Sights. Sounds. Smells. They bring a memory, or a feeling, or a memory of a feeling, or the feeling of a memory. And most likely, this response is one that absolutely no one else can understand completely. But its ours and its human nature. We are impacted by events in our lives. We are impacted by mere words. We are impacted by others' gestures. We are impacted individually by things that others might find odd, but when looking at the groundwork that was laid before, might make more sense. More often than not, however, we can't define why the veins on someone else's hands might bring a sense of longing.
The hair on the back of my neck always goes up when I hear those words, "Well I did this (or that) and I was (or my kids were) fine." Every action has an impact. Some are good, some not-so-good, and some are damaging beyond repair. Of course, we can't live in a bubble, (and who wants to). We can't help but impact others. Its life, and we live it the best we can. We don't always know when a word or a gesture has an impact on someone's life (positive or negative). We are all human beings---and that's all.
My parents impacted my life with the good and the not-so-good. They were human; imagine that. I have wonderful memories. And I have memories of life. I know without a doubt that I've impacted my own kids (good and bad). We can try our best, but its a fact. We might say or do something that hangs like a dark shadow or a ray of sunshine for the rest of their lives, whether consciously or as one of those memories that occurs when they see a particular flower or hear a particular word or eat a particular food. And it often can depend on the roadwork that was laid before. One person's reaction to an action or event can certainly vary greatly even from a sibling's response, depending on history, personality, sleep the night before, medication, or the color of their shoes..... Who knows.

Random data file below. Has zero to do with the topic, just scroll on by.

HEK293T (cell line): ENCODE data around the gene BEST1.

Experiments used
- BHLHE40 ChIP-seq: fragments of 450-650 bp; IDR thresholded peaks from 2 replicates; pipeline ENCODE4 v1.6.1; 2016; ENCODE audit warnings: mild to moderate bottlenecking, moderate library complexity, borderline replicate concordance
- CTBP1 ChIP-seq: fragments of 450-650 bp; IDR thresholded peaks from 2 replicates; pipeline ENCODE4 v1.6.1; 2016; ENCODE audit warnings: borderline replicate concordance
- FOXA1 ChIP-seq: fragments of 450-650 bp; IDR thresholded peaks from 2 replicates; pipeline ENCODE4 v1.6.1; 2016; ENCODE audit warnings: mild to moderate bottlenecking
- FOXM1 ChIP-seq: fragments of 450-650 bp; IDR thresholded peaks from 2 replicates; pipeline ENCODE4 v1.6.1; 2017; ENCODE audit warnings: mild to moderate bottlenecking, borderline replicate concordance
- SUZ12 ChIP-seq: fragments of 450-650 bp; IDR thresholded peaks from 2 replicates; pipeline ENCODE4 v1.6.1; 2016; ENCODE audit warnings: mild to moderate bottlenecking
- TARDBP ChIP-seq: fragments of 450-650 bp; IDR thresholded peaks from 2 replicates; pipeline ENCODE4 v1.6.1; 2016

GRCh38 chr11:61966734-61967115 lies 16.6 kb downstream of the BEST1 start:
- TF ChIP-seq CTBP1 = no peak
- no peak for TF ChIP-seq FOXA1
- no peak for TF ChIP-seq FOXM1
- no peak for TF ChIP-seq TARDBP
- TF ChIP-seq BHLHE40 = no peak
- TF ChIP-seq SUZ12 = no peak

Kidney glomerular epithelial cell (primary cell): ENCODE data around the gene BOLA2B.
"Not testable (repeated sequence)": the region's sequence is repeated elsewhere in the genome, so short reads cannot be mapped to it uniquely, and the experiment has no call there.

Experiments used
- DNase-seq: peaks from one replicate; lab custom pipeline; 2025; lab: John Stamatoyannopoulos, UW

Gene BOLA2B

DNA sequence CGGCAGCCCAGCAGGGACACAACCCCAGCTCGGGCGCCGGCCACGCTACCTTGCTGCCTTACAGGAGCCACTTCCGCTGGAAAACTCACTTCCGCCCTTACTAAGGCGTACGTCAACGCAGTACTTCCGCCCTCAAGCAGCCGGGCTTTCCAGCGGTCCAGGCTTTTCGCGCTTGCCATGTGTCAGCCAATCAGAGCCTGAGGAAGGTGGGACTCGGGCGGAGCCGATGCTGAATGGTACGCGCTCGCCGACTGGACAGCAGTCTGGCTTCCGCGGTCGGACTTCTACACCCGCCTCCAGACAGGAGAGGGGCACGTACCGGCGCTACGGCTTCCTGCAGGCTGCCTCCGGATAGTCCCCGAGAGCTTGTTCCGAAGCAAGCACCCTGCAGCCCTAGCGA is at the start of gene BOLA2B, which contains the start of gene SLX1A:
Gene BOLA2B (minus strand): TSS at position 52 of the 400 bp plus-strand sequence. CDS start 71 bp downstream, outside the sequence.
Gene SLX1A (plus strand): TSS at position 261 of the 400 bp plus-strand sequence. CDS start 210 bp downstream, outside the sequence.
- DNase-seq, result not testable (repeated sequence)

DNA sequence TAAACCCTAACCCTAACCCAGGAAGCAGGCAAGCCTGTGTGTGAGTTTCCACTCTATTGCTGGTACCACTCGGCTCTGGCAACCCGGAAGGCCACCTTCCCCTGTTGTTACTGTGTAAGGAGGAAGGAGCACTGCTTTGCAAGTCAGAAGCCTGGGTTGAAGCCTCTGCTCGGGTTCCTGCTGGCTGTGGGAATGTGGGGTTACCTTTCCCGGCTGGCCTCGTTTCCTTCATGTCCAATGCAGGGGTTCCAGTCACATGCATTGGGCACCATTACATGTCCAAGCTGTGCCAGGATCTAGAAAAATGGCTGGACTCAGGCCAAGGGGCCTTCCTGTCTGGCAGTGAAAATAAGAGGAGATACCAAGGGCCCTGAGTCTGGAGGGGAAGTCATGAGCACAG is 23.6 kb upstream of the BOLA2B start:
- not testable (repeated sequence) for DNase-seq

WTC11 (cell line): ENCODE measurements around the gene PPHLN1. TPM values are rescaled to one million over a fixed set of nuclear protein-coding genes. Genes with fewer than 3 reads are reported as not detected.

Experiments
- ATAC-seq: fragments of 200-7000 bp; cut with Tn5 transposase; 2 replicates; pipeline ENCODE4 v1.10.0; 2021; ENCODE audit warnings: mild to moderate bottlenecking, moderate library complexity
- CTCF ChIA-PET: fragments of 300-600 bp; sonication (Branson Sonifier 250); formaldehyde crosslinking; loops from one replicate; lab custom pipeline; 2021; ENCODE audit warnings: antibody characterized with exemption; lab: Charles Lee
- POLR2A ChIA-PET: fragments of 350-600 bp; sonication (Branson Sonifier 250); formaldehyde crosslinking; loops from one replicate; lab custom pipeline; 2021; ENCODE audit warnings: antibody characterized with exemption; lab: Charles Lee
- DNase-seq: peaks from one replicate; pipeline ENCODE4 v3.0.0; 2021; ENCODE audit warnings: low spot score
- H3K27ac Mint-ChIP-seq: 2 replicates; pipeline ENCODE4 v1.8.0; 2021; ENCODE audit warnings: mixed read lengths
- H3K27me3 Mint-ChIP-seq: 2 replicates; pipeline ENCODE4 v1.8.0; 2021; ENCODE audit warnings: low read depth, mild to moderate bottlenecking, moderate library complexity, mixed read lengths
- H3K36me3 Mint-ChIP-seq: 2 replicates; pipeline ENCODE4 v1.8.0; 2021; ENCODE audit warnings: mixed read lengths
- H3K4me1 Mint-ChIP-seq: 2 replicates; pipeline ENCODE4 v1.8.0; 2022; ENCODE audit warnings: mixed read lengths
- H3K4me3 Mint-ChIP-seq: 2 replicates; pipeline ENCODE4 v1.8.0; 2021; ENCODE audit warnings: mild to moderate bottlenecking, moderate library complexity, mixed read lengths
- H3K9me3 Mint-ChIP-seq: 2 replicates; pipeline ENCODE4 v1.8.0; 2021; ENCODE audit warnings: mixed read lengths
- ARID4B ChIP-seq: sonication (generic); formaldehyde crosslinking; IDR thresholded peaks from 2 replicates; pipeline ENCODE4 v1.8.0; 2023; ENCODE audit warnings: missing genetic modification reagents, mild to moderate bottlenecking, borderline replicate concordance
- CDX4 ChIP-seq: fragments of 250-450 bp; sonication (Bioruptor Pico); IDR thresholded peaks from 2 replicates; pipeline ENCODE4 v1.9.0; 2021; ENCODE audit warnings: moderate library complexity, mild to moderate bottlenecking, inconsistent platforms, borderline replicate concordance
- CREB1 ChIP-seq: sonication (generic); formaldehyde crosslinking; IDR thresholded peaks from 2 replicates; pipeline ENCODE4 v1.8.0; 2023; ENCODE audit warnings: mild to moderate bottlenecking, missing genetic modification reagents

We do what we do as parents, as spouses, as siblings, as friends, and we hope we do well. We hope we make positive impacts. But we are human.
With all this----there IS something we CAN change. There isn't a single doubt in my mind that I would have been a more energetic, a more patient, a more everything mom (daughter, sibling, spouse, friend) had I been diagnosed with celiac and on a gluten free diet in a more timely manner. I would have been a healthier child, which surely would have diminished the parent stress my mom and dad faced with me. I KNOW how gluten affects my emotions and my health. For this reason, I have not cheated a single time in my nearly sixteen years gluten free. And yet, I wonder how many are experiencing what I experienced, affecting others along the way, with a lack of proper testing, diagnosis, and treatment.
"I ate gluten and I'm fine," is not a phrase that fits me. How many others? Far too many are being affected, and affecting those who are a part of their lives. 1:100 have celiac. Way more have non-celiac gluten sensitivity. Yet only 5% (give or take) of those actually know it. Why is this?
Awareness. Testing. Routine Celiac Testing! Ask for it!